Wednesday, April 28, 2010

From Autism Speaks Blog - “I Am Michael”

This post appeared on the Autism Speaks Official Blog today. Very important reading.

This weekend, we received the following e-mail (and accompanying poem) from Gary Herrmann, a member of our community who is the father of a nine-year-old named Michael, who has Asperger Syndrome.
Like a lot of kids with Asperger Syndrome, my son has difficulty in social settings. He has one good friend. At the time he wrote this poem, both families had been very busy for a couple months, and he hadn’t been able to see his friend Billy very often. That, combined with some of the difficulties he had been experiencing in school lately, probably contributed to the feelings he expresses in the poem below.
The assignment was to type the poem. He was given some direction as to how each line should begin and word to use in each.
I was overwhelmed by the poignancy expressed in his poem. As you will see, my son’s name is Michael, and he has a heart the size of our planet … Maybe my son’s poem will strike a chord with parents and families and remind them that even if they have difficulty expressing them, our children experience all of the same emotions we do.
I        am    Michael.

I     wonder    if    I   am   human?

I   hear  ringing    all  the    time.

I   see    molecules ……I   think.

I    want    more   friends .

I   am    lonely.

I   pretend      I   have    more       friends  .

I feel       left  out.

I  have   the   record   of        the             least     friends    in    the     school .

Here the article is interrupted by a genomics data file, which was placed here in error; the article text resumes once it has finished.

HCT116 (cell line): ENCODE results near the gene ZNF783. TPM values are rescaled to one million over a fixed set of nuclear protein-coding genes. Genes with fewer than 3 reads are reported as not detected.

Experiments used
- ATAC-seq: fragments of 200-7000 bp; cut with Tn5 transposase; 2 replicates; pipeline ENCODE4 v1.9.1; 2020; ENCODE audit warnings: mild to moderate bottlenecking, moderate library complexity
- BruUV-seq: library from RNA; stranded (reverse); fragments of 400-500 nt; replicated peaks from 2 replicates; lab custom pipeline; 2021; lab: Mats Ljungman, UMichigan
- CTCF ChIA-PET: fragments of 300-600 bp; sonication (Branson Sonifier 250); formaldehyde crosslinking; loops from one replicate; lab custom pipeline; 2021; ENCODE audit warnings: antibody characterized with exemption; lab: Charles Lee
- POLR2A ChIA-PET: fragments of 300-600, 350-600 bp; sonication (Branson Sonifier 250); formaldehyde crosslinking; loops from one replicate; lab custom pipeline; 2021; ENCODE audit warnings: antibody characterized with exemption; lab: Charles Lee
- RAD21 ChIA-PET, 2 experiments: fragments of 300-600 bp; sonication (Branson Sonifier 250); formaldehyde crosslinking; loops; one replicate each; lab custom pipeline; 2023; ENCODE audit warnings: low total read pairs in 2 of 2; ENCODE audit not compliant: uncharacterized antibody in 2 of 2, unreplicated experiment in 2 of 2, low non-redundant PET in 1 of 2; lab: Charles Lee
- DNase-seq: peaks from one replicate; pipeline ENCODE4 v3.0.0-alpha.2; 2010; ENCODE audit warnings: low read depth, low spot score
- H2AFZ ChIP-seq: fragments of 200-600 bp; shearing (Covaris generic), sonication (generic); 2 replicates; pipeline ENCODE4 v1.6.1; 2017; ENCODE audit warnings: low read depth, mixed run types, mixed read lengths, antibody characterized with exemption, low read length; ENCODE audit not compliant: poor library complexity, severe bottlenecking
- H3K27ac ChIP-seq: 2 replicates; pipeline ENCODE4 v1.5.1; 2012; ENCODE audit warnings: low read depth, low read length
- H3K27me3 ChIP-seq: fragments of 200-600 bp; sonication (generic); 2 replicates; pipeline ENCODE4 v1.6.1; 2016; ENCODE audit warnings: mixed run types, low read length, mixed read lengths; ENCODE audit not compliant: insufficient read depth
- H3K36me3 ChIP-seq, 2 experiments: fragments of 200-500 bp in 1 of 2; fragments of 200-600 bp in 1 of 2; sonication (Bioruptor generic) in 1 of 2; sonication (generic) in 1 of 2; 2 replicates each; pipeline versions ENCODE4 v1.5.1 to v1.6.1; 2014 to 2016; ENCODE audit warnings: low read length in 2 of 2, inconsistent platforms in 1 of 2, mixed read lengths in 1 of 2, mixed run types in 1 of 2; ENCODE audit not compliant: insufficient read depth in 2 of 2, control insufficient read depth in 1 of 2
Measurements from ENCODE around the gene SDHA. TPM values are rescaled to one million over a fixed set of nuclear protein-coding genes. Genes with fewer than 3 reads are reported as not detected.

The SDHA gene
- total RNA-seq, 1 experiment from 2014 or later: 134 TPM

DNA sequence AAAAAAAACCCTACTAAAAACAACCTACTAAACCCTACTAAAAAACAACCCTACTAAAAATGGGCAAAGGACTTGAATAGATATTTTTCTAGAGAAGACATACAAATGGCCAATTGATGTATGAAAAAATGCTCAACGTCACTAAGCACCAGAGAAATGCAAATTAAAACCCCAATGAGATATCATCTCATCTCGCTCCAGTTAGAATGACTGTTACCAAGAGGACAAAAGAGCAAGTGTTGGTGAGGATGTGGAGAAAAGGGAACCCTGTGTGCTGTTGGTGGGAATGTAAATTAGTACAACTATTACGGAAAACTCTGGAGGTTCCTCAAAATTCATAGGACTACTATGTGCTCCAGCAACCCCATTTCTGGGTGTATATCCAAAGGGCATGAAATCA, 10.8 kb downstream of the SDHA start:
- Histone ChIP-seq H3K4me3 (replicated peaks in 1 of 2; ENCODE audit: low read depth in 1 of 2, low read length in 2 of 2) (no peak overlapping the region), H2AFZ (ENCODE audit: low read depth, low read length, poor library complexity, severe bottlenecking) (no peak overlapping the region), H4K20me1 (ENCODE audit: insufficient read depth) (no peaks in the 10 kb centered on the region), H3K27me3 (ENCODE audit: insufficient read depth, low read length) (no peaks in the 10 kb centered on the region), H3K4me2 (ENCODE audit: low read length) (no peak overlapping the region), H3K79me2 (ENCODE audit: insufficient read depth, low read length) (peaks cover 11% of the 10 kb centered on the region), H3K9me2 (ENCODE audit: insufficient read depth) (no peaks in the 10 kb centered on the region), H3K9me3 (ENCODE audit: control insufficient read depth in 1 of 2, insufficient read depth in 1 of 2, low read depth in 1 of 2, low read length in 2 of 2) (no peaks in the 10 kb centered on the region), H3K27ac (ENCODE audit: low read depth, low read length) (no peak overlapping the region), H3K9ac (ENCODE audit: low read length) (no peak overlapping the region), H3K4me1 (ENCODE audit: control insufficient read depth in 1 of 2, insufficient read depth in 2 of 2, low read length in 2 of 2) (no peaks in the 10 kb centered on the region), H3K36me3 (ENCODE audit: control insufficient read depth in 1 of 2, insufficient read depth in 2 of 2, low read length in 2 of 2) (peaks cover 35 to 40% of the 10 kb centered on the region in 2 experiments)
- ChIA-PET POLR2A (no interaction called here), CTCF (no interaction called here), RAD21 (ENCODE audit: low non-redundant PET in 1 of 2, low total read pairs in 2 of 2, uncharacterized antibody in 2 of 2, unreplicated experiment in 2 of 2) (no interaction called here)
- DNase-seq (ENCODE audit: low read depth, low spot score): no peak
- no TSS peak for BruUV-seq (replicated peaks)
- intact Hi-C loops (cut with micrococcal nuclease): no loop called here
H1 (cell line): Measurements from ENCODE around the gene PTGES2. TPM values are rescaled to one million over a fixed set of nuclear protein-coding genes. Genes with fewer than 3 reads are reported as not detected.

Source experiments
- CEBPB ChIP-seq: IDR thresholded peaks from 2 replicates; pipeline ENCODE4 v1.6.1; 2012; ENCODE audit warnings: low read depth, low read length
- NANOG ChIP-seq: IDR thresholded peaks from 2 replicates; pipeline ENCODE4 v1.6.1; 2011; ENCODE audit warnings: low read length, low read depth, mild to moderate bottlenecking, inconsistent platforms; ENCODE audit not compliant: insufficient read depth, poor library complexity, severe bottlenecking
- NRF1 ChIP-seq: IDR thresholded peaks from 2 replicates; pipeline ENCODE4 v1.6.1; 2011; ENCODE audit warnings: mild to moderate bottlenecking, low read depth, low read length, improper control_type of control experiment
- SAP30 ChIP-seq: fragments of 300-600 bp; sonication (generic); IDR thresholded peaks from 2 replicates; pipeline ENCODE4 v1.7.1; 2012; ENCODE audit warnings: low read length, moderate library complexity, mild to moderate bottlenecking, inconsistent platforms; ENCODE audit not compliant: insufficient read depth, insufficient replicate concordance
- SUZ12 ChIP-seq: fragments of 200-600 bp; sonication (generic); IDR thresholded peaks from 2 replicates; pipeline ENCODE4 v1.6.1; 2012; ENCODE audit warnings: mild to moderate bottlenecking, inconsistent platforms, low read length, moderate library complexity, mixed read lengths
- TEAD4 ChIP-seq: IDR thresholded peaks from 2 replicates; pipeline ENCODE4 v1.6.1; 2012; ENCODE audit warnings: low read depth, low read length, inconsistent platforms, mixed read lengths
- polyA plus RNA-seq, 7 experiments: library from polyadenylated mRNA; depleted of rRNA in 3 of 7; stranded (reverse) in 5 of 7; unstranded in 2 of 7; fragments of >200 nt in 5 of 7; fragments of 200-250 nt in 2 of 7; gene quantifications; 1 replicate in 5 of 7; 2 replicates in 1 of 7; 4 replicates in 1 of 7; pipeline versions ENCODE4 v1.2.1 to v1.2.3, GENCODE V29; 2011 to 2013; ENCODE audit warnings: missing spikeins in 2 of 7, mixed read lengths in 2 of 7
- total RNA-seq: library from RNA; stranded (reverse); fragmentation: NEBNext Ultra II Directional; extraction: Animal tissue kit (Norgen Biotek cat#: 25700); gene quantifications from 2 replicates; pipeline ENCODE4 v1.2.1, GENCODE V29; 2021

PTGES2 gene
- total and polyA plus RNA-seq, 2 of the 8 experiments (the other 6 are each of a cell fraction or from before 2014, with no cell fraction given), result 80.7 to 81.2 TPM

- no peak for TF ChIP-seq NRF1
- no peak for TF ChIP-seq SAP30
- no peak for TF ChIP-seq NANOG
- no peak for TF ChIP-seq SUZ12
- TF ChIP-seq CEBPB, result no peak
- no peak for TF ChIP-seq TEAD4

I     worry    if  I   have   no   purpose.

I say  jokes  to   be   funny.

I  hope   people   now   understand.

I   am  Michael.

Monday, April 26, 2010

Sweet Desayuno Tacos

A Hearty, and Simple, Meal That Any Single Guy Will Love

I think the first thing I could ever cook was eggs. My mom told me how and I just started doing it. Scrambled, poached, fried, hard-boiled… I got it covered. I have been known to make pretty good breakfast sandwiches and have even snobbed them up by using muenster and turkey. In late 2007, I started changing our diet to be more gluten- and casein-free. This meant wheat was out as well as cheese and milk. One thing we could eat a lot of that was easy to find was corn tortillas, which meant lots of tacos for many meals. I eventually translated my traditional breakfast sandwich into a gluten-free, casein-free breakfast taco, using some taco seasoning and rice milk in the eggs and either gluten-free sausage or ham. The rice milk actually adds a bit of a sweet flavor to the eggs and makes it harder to burn scrambled eggs.

That experience lead to tonight’s meal, a mexican-inspired dish called Sweet Desayuno (breakfast) Tacos. It's a fairly simple recipe and flexible for your own modification. The ingredients include (for 1 or 2 people, 4 tacos):